It is a time to ”spring forward” both in time and mentally. Winter is over, at least according to the calendar. Spring – the time of new beginnings, a fresh start, a time of hope and renewal – it is time.

Winter is past, at least in our northern hemisphere. The trees will soon be in leaf, and the geese – Canada geese! – have returned to my apartment complex pond – even though that pond is still frozen over! Now that is hope for the future, even in our Canada geese. Their instinct tells them that the ice will soon be gone and still and gentle waters are ahead.

Photo by Chris F on Pexels.com

I hear the geese as they return to the iced over pond. There are not many – a lot of the flock pass over, but the few that land! They have hope for the ice to melt and water to be there, for their mating and for the young ones. I will watch this year, as always, for the little ones to learn to swim and then to fly.

The red winged blackbirds will return as well, nesting in the reeds along the edges of the pond.

The sparrows! So many of them so plain and so brown and so loud! They too will return.

The flowering trees in the complex will bloom. Soft pink blossoms that scent the air for oh so short a time, as the winds waft through the branches, and slowly the blossoms fall to the ground.

This is life. This is the beginning of the next stage of our lives. We have the power to accept it, to acknowledge it and to use it for our enrichment.

Peace, the sounds and the fragrance of the spring air – this is what we have, the here and the now!

Use it! Appreciate it! Today! Love!

Photo by Oleg Magni on Pexels.com

If we had no winter, the spring would not be so pleasant: if we did not sometimes taste of adversity, prosperity would not be so welcome.

Anne Bradstreet (1612 – 1672), ‘Meditations Divine and Moral,’ 1655

I Am Too Old For This Crap


I spent a little time this week helping my older sister upgrade to a new browser on her PC. She’s been using IE forever. She’s trying Firefox at the moment.

She’s 86 years old. I am so proud of her. Some people won’t ever try to learn anything new. Some people will make a half hearted attempt at a new thing, and then if it is too difficult, throw up their hands in despair and give up. Not her. Dare I say perhaps stubborness runs in our family?

Technology is evolving. It has been all along. It may be that it has made our lives easier. I question that part though. For those people to whom a plane flying in the sky was a wonder, in the 1930s and 1940s, it is ever a challenge to learn to cope with the requirements of the digital age.

I know of a fellow in his 80s who still likes to pay his bills with hand written checks. We know there are simpler ways to handle this now. Is it really simpler for him, though?

How much is too much? When all the banks change their physical locations to be only for meetings between employees and customers wishing to invest or borrow, and the actual daily banking is expected to be done online or by telephone – is there a benefit?

What about the hard of hearing? How do they cope, especially if they are not computer literate? How do they make a phone call to change a cable TV account subscription if they cannot hear well? If the offices are no longer open to assist them?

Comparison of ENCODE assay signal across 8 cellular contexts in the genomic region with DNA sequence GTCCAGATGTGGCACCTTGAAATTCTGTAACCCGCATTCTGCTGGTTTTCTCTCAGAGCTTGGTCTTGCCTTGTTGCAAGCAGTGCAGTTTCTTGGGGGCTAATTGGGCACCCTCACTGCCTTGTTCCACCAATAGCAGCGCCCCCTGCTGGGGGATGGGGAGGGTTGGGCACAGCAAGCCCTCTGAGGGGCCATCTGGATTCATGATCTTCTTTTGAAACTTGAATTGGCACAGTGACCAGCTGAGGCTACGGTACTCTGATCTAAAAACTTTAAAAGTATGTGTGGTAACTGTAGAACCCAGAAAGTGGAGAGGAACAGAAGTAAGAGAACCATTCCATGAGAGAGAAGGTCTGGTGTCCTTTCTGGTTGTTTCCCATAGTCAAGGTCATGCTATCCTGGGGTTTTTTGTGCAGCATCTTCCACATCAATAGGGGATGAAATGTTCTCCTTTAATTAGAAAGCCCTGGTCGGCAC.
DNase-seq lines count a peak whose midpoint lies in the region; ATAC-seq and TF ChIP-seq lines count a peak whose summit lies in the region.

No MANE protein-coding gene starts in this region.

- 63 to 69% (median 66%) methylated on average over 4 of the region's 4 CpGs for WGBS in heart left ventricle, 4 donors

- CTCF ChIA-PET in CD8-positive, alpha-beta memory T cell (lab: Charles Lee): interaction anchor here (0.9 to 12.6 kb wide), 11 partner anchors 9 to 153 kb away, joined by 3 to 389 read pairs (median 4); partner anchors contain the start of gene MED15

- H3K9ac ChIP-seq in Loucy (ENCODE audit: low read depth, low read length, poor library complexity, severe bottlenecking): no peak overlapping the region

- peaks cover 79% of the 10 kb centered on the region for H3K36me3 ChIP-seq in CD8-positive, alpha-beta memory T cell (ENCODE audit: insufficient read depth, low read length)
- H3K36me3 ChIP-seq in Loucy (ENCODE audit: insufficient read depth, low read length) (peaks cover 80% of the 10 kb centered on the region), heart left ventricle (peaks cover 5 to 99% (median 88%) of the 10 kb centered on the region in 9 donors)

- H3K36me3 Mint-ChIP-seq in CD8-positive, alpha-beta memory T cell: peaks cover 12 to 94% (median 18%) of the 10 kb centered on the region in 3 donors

Too bad, you say. Get old, and get out of the system. Who cares about old people? So they have the greatest risk of dying from COVID? Who cares? They’ve lived their lives. ”I’m safe. So what if some old person dies? Big deal!”

Let’s get rid of old people. Let’s stop talking about them. Talk about me!

Never mind the children, grandchildren, great grand children of these ”old people”. Who cares?

I care. Until we can accept that every life has value, that every life is important on this planet, the future of our world is in dire jeopardy.

Is selfishness so prevalent? Sometimes I fear that it is.

When I read the hate filled posts about our government leaders, about our scientists, and about our health care workers, about the denial at every level that there is even a pandemic happening? What has happened to our minds?

Where did the acceptance of hate and vitriol toward the older generation come from? How is it that it is acceptable to call someone ”boomer” and mean it as a slur, when it is wrong to use the ”n” word and to say cruel things about other minorities and about women? Why is it that the western world still needs to hate on someone, whether it be smokers or the old? How can that be right? How can it be acceptable?

I fear that there is a world wide crisis. This crisis is in the mental health of the every day citizen.

Come back to us, Erich Fromm, Erik Erikson, and Rollo May! Viktor Frankl we need your theories and your wisdom now more than ever!


The hippies had something right.

And all of those who listened and loved this song in 1965.


Have we gone so far astray? Have we lost the values that mattered in the 1960s? In the early 1970s when I hitch hiked with my American husband, across a large part of Canada and met so many people. Do we no longer care enough about others to accept a bit of discomfort now in order to help to keep all of us safe and healthy?

I believe that the media’s reporting of ”mental health issues” regarding the changes in our lives necessary to deal with COVID is greatly exaggerated. Are we truly so selfish and self centred that the postponement of kids playing hockey and adults allowed to go to a gym to workout is having an effect on mental health? Please!

There have been real disasters and truly horrific events in our world. Having to stay home, to wear a mask and to comply with health recommendations is not a part of that!